Activists speak out against ‘racial issues in FDNY’

Jumaane Williams leads elected officials speaking out against racial issues in FDNY.
Office of Council Member Jumaane Williams

Brooklyn Council Member Jumaane Williams joined local activists, including the Rev. Kirsten John Foy and the National Action Network (NAN), in speaking out against the Fire Department of New York’s (FDNY) intention to allow Joe Cassano to re-enter its ranks on Monday, Dec 4.

Cassano, 28, resigned four years ago after backlash to a series of racist and anti-Semitic tweets he published, said Williams, representative for the 45th Council District in Brooklyn.

Cassano, the son of former FDNY Commissioner Salvatore Cassano, was set to join the FDNY Academy on Monday.

Williams and Foy are among those opposed to Cassano re-joining the force, saying “his past statements make him unfit for the post.”

Last week, Williams again spoke out against what he described as “racial inequity in the FDNY” at a press conference in support of the “FDNY 7,” who are suing the organization for racially-biased practices.

According to PIX11, Cassano resigned in 2013 after tweeting messages such as, “News flash to half of the island — ur white! Stop talking like ur a shwoog.” Shwoog is a derogatory term for a person of African descent, PIX11 said.

“I like Jews about as much as Hitler #toofar? nope,” said another Cassano tweet, which Williams read at the protest.

“MLK could go kick rocks for all I care, but thanks for the time and a half today,” yet another Cassano tweet read.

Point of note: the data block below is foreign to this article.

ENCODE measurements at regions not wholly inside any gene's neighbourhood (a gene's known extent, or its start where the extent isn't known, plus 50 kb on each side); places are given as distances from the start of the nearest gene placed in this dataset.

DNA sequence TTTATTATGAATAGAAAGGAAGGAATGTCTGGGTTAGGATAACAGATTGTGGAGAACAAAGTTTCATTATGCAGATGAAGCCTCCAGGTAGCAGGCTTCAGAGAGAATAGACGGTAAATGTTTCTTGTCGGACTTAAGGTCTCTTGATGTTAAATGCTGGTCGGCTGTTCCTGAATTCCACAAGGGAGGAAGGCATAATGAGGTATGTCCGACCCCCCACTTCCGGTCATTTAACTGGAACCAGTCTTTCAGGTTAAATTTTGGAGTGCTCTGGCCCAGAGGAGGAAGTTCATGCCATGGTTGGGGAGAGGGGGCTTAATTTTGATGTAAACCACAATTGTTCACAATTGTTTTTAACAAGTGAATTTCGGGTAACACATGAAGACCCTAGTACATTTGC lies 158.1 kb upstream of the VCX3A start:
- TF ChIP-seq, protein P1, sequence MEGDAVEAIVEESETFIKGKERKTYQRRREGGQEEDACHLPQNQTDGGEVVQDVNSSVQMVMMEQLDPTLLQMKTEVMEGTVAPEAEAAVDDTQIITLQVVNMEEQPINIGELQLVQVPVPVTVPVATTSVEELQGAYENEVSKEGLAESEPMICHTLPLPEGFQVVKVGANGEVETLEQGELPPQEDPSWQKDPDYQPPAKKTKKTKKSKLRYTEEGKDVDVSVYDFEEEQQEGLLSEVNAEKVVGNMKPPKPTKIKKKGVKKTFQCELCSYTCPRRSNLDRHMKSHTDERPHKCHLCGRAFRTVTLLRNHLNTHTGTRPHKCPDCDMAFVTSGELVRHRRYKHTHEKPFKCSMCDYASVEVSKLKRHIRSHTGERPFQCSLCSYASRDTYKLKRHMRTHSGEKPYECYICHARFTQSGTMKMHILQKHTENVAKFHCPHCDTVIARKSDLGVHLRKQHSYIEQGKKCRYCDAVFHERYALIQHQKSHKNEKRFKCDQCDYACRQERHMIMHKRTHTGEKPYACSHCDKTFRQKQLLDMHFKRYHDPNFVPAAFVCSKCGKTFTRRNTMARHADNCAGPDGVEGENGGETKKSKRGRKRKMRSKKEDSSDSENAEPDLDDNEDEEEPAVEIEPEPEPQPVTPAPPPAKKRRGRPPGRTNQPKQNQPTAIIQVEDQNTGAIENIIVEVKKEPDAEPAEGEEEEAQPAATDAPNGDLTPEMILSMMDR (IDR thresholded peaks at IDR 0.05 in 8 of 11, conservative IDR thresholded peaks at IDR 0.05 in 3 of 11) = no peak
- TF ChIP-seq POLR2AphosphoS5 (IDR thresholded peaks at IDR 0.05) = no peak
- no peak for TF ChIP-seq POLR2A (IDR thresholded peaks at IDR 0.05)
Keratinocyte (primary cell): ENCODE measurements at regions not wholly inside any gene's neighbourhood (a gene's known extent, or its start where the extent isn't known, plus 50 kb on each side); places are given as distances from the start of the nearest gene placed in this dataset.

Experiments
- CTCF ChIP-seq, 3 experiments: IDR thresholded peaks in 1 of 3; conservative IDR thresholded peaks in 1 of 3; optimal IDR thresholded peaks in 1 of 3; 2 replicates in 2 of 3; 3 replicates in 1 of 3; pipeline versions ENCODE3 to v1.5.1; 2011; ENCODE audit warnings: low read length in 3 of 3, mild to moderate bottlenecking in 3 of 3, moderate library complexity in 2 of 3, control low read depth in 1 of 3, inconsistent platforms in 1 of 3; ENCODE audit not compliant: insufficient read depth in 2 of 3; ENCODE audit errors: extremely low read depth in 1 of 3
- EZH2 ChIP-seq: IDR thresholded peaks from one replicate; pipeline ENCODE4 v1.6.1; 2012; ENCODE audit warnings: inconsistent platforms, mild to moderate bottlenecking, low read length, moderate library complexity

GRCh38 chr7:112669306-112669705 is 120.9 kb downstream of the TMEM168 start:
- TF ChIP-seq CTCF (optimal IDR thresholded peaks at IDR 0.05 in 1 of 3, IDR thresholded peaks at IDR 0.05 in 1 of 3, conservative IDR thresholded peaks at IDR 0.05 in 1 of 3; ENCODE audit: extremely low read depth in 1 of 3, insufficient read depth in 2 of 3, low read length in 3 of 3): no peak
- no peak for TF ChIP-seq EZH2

PIX11 said Cassano was allowed to rejoin the EMT ranks of the fire department, “because he’d resigned, rather than having been fired. It is common for EMTs to transition to firefighter status.”

That fact is no solace to Rev. Foy, the president of NAN’s Brooklyn Chapter.

“If you’re a black firefighter,” he told PIX11 News, “or a Jewish firefighter and this guy is behind you in a burning building, do you feel safe?”

Cassano has, since his infamous tweets from four years ago, apologized multiple times and undergone counseling with the rabbi who ran the Museum of Tolerance at the Simon Wiesenthal Center, PIX11 said.

But it said that is still not convincing some officials and activists.

“An apology is nice,” said Rev. Foy. “But that doesn’t mean he can be trusted with the public’s health.”

On Monday, Mayor Bill De Blasio defended Joe Cassano’s promotion to firefighter, saying that while Cassano’s tweets were “inexcusable,” the mayor, nonetheless, “believe[s] in second chances,” and that Cassano deserves one, according to PIX11.

However, the mayor added, “If there’s any further incident, it’ll be dealt with very harshly.”

Cassano was expected to be sworn in as a probationary firefighter on Dec. 11, PIX11 said.

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